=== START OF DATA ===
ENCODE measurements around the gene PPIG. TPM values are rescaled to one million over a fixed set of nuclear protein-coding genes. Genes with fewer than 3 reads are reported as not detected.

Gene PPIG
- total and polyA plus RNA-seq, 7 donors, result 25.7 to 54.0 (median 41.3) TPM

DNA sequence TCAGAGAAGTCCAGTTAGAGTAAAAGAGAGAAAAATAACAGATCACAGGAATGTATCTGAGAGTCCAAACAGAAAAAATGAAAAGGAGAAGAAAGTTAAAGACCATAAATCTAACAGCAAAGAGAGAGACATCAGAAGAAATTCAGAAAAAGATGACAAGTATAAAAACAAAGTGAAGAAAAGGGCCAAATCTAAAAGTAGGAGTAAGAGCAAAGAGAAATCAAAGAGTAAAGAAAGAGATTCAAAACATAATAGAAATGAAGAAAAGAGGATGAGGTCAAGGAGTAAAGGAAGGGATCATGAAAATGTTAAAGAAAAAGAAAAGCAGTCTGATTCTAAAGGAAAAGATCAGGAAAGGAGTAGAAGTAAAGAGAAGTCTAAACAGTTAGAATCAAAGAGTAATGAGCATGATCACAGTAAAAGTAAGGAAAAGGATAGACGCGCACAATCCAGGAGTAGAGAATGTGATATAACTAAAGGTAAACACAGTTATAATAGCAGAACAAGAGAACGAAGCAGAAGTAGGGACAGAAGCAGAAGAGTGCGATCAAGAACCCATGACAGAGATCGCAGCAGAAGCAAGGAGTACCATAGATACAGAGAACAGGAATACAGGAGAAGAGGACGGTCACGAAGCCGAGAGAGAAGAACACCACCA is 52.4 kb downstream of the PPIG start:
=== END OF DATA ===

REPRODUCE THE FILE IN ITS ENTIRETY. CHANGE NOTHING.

ENCODE measurements around the gene PPIG. TPM values are rescaled to one million over a fixed set of nuclear protein-coding genes. Genes with fewer than 3 reads are reported as not detected.

Gene PPIG
- total and polyA plus RNA-seq, 7 donors, result 25.7 to 54.0 (median 41.3) TPM

DNA sequence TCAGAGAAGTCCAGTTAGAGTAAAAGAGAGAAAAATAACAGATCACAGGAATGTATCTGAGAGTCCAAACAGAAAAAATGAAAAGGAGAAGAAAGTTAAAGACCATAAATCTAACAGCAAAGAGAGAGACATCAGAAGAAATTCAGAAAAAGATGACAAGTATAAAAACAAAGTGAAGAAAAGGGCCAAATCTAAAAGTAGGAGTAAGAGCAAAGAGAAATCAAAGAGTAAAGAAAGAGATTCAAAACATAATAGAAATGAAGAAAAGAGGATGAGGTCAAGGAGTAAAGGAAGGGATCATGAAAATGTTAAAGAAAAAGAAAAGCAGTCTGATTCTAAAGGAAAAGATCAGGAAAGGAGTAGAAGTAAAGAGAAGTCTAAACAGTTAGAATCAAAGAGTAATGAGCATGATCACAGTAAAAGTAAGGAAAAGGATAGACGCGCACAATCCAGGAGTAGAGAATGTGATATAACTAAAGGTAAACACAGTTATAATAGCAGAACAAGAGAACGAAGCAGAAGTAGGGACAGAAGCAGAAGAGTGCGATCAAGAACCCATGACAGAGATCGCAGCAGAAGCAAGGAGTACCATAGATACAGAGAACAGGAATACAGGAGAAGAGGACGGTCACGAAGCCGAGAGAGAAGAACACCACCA is 52.4 kb downstream of the PPIG start: